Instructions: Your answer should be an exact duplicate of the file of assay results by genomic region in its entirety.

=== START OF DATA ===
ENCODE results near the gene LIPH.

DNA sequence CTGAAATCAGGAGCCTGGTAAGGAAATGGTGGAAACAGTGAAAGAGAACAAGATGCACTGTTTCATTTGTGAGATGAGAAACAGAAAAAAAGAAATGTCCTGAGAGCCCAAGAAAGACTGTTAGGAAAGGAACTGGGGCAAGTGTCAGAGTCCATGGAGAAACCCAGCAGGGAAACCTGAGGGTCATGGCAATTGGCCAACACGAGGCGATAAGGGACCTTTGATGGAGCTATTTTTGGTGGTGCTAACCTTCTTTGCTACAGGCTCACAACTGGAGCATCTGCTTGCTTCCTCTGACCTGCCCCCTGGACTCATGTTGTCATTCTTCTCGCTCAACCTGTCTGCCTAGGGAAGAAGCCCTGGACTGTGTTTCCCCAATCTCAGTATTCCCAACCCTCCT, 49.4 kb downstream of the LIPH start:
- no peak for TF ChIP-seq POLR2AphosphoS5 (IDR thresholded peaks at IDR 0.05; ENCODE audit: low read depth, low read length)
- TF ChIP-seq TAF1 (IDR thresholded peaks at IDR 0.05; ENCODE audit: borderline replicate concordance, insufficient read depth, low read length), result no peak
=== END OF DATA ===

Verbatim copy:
ENCODE results near the gene LIPH.

DNA sequence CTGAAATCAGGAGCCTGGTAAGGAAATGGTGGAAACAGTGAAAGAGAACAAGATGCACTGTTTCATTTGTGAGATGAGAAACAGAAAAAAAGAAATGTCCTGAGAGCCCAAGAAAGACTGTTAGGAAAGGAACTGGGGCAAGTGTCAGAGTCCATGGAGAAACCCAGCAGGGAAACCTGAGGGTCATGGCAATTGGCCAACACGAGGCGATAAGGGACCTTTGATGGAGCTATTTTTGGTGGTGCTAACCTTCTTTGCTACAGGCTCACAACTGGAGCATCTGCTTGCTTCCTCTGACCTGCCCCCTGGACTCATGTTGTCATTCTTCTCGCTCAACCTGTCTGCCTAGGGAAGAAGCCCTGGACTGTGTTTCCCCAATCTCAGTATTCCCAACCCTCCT, 49.4 kb downstream of the LIPH start:
- no peak for TF ChIP-seq POLR2AphosphoS5 (IDR thresholded peaks at IDR 0.05; ENCODE audit: low read depth, low read length)
- TF ChIP-seq TAF1 (IDR thresholded peaks at IDR 0.05; ENCODE audit: borderline replicate concordance, insufficient read depth, low read length), result no peak